When asked what it would take to ensure an atomic bomb was not smuggled into Washington, D.C., Dr. Robert Oppenheimer replied: “a screwdriver”—to open every single suitcase in the city.
Nearly eight million shipping containers passed through the Port of Los Angeles last year, making it the busiest seaport in the nation. Accounting for what is inside these containers is no easy task. It should be no surprise that authorities across the nation have been unable to meet Congress’ 2006 mandate of screening each and every one of them for nuclear and radiological material. Is such an endeavor possible or even necessary? The answer is no.
Checking every shipping container entering American ports encumbers commercial activity, places an unnecessary burden on ports authority, and does little to deter terrorists and rogue states. A better policy would be to pursue a suite of capabilities including further funding technical nuclear forensics research, randomized spot checks of containers to deter terrorists, and threats to hold states accountable for the security of their nuclear arsenals and material.
The US does not need to screen every container that enters American ports. It only needs to screen enough to create doubt in the minds of terrorists that their efforts will be successful. Moreover, even if the US were able to screen every shipping container—a dubious expectation—a detonation aboard a ship in port before screening would still be devastating. When considering weapons of such physical and psychological destructive power, it does not much matter if a device explodes at port in Long Beach or in a suitcase 20 miles away in downtown Los Angeles. Commercial ports in other cities like New York and Seattle have container terminals even closer to their urban cores.
Instead of trying to screen 100 percent of containers the US should instead focus on developing its nuclear forensics capability. Nuclear forensics, which is the analysis of unused nuclear or radiological material or of post-detonation debris, allows authorities to identify the origin of suspect material. Although much of the funding for nuclear forensics is classified and widely dispersed, the latest budget request for the Department of Homeland Security’s Domestic Nuclear Detection Office, which oversees the National Technical Nuclear Forensics Center, was over $327 million. Funding for NTNFC itself totaled nearly $25 million for fiscal year 2012. This represents only part of the federal effort, which includes the Department of Defense, the Federal Bureau of Investigation, the Defense Threat Reduction Agency, as well as the national labs like Lawrence Livermore and Sandia.
Deterring collaboration between terrorists and proliferant governments is relatively straight forward. To surmount the obstacles of delivering a nuclear weapon through an American port, terrorists must rely on states for material or weapons, acquiring them through theft, purchase, or as gifts. Once a state provides terrorist groups with nuclear material, that material is no longer in its control. Were a detonation to take place on US soil or on that of a US ally, the United States can use nuclear forensics to determine where the material came from and respond in a devastating fashion against the state of origin. This credible threat is enough to deter states from diverting material to terrorist groups and coerce them to safeguard material from theft.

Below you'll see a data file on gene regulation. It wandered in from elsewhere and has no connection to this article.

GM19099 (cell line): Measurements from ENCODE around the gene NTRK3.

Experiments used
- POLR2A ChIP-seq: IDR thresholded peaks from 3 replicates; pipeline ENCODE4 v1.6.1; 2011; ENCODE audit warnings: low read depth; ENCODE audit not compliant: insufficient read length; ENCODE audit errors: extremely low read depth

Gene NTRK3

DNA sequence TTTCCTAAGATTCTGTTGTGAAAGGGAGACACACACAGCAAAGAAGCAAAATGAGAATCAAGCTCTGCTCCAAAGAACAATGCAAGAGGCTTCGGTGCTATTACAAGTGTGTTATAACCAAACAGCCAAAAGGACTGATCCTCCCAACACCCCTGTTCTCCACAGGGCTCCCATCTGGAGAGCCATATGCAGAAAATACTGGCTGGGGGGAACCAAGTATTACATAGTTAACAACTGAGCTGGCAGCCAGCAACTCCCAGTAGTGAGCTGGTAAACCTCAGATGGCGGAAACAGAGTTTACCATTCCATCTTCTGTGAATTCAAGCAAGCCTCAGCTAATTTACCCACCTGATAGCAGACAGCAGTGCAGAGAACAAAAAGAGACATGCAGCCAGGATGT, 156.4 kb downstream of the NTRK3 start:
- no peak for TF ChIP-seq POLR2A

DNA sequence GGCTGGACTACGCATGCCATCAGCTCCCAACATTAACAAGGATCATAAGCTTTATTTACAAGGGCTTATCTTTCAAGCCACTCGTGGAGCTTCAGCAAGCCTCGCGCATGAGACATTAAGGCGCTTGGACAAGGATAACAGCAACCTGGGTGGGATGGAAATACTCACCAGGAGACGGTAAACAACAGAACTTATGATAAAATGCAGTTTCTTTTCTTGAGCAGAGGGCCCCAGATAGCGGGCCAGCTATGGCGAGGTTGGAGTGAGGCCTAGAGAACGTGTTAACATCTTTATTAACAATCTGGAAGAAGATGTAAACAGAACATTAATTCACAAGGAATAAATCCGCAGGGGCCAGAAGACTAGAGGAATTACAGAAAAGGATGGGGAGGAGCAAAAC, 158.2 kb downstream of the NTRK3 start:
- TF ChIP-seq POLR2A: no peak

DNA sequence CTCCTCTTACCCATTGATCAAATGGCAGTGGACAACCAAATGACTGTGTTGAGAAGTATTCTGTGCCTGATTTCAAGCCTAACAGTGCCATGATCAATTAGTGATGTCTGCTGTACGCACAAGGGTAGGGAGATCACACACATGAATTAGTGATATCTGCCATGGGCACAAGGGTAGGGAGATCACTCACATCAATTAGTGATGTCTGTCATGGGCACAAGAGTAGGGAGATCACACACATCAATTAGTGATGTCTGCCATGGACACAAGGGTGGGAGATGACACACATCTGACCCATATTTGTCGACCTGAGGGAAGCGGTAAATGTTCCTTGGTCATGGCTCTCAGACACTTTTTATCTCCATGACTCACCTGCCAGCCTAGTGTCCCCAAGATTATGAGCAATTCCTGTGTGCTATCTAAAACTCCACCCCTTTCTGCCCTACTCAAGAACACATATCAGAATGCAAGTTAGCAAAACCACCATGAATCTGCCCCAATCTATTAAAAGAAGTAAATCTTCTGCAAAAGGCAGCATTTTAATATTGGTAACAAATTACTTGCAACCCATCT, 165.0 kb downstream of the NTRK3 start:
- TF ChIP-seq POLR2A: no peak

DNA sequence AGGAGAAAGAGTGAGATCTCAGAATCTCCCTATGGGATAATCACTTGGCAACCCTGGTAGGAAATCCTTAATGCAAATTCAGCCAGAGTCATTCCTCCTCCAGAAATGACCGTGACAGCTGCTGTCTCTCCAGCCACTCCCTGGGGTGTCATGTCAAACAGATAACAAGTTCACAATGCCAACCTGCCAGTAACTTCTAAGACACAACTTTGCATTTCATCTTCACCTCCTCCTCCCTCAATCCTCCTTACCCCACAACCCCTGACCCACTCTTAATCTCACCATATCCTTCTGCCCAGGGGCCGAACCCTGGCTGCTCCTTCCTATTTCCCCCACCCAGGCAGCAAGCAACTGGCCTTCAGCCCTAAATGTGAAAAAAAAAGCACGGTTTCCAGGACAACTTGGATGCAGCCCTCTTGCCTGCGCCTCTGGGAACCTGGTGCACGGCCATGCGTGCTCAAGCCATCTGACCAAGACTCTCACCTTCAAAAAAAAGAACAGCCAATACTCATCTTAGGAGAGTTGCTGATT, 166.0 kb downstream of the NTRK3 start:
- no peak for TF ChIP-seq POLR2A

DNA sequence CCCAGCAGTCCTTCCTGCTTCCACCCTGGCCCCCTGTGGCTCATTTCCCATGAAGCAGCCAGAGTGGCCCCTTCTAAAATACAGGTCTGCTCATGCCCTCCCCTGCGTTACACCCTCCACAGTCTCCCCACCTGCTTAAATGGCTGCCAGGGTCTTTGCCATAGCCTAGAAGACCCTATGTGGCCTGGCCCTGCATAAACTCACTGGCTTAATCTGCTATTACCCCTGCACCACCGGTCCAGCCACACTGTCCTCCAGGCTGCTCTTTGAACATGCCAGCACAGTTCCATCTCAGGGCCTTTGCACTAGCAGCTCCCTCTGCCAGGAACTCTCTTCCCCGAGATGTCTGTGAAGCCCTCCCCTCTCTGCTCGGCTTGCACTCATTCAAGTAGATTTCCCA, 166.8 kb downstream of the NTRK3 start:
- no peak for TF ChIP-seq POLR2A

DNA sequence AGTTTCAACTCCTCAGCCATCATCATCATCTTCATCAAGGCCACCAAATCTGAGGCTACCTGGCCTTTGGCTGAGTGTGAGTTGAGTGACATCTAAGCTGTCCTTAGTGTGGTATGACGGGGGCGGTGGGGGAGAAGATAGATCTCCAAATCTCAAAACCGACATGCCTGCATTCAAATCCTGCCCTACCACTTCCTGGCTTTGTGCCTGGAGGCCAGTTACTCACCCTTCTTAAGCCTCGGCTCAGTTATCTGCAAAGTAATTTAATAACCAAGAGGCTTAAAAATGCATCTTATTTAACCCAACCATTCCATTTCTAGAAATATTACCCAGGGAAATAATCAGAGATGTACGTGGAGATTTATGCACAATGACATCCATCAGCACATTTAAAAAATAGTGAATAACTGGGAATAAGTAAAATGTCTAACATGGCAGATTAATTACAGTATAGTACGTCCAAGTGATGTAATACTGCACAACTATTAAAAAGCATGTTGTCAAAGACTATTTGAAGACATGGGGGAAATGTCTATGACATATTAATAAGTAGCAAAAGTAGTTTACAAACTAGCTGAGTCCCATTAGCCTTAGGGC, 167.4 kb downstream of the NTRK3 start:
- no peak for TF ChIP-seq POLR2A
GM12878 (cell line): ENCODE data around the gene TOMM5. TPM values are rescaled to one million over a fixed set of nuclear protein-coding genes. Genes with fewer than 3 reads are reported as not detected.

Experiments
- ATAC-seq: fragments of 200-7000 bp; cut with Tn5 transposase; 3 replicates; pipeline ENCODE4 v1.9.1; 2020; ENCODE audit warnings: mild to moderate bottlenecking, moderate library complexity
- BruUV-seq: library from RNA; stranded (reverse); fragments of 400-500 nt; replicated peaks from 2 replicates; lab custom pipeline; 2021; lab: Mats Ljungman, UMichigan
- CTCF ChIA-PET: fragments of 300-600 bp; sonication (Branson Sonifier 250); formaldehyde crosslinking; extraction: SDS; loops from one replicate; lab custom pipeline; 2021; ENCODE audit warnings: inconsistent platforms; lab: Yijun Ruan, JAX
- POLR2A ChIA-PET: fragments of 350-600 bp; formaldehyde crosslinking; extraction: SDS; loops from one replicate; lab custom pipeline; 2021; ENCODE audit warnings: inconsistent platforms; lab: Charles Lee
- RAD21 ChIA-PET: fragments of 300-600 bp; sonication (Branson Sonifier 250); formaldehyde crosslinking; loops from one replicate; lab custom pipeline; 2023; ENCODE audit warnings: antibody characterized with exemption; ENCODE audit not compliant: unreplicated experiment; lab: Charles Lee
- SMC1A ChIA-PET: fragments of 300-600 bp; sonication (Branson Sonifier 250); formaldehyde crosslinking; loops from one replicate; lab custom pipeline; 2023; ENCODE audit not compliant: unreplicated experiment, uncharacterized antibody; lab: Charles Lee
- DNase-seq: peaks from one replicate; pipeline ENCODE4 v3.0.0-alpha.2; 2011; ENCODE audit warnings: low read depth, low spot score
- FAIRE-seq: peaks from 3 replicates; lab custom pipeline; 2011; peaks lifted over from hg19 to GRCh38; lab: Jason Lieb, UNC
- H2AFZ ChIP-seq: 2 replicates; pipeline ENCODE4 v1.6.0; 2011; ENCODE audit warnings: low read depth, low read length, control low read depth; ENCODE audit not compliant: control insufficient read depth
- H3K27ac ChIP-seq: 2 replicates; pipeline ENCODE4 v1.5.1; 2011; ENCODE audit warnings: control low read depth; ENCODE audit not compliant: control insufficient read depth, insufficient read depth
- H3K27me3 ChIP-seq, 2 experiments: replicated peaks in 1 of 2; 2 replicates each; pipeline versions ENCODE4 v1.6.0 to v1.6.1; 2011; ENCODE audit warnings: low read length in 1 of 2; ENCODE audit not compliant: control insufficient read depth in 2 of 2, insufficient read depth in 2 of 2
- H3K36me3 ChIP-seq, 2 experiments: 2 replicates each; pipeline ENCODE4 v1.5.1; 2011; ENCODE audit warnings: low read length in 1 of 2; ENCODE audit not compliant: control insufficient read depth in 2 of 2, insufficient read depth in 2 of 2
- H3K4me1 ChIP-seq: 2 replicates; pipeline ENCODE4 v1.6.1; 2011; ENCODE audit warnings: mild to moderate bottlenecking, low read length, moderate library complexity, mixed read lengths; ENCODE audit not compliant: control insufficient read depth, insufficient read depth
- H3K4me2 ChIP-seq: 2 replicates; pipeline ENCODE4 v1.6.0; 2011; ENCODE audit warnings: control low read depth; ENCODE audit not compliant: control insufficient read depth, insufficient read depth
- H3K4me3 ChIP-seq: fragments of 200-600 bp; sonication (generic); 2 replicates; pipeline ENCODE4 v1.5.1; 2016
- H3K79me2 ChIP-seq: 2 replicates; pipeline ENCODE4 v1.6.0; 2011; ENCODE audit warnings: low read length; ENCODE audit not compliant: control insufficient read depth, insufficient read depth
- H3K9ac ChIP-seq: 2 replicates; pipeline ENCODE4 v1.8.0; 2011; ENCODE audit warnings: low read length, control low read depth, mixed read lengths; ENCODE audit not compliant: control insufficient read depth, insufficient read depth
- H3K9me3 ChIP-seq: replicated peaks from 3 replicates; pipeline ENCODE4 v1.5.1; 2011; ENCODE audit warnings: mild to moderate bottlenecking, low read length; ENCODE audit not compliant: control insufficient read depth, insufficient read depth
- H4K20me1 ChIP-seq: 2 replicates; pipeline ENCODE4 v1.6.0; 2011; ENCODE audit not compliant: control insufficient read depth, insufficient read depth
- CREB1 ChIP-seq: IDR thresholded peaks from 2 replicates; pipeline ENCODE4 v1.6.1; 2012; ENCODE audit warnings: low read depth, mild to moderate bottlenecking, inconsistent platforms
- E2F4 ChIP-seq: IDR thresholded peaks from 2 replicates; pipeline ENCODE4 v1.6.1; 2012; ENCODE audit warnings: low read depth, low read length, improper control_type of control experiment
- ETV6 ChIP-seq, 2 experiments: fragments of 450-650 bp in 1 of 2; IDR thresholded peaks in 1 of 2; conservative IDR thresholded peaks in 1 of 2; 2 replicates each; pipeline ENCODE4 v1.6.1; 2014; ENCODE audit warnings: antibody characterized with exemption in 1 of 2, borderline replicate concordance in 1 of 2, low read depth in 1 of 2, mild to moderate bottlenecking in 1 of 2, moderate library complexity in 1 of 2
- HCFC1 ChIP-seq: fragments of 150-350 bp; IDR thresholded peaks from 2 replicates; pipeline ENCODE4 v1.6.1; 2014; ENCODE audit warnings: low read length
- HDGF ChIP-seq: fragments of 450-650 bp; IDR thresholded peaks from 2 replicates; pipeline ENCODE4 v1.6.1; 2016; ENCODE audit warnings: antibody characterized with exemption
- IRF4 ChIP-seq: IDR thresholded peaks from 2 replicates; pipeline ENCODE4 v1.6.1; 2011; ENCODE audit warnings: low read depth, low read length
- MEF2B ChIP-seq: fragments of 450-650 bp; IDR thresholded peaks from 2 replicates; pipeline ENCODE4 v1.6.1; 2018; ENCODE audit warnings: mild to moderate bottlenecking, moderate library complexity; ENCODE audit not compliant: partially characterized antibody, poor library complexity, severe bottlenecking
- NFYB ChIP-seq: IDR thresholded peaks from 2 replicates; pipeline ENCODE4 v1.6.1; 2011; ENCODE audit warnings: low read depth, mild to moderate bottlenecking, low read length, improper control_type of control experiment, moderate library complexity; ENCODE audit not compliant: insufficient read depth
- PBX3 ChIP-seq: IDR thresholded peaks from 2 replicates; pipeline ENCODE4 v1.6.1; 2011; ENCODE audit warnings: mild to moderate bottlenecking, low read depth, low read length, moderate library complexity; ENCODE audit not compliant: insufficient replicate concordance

Even so, to a group like al-Qaeda that has demonstrated little concern for the lives of its followers, nuclear forensics might not matter much. This is the attitude that led to comprehensive container screening in the first place—the belief that unlike states, terrorists are irrational and incapable of being deterred.
However, the most competent and well-financed terrorists groups would face difficulty in mustering the resources, expertise and facilities to enrich nuclear material in meaningful quantities. Randomized spot checks would create doubt that an attack using shipping containers would succeed. Even if a terrorist group were to obtain nuclear material or a weapon, it is unlikely that it would expend the vast resources required to deliver it on such an uncertain operation. The uncertainty created by spot checks in addition to the enormous technical and financial obstacles a terrorist group faces would serve to deter.
Screening every shipping container that enters American ports is both impractical and unnecessary. A better policy would be one that combines nuclear forensics capability, randomized spot checks of containers, and threats of retaliation upon states that do not adequately safeguard their material or willingly give material to terrorist organizations. Shipping is integral to the United States’ economic competitiveness and demands a practical, effective policy for ensuring port security. Deterring terrorists and preventing them from acquiring nuclear materials from states is the best place to start.
Travis C. Stalcup is a George and Barbara Bush Fellow at the George H.W. Bush School of Government and Public Service at Texas A&M University.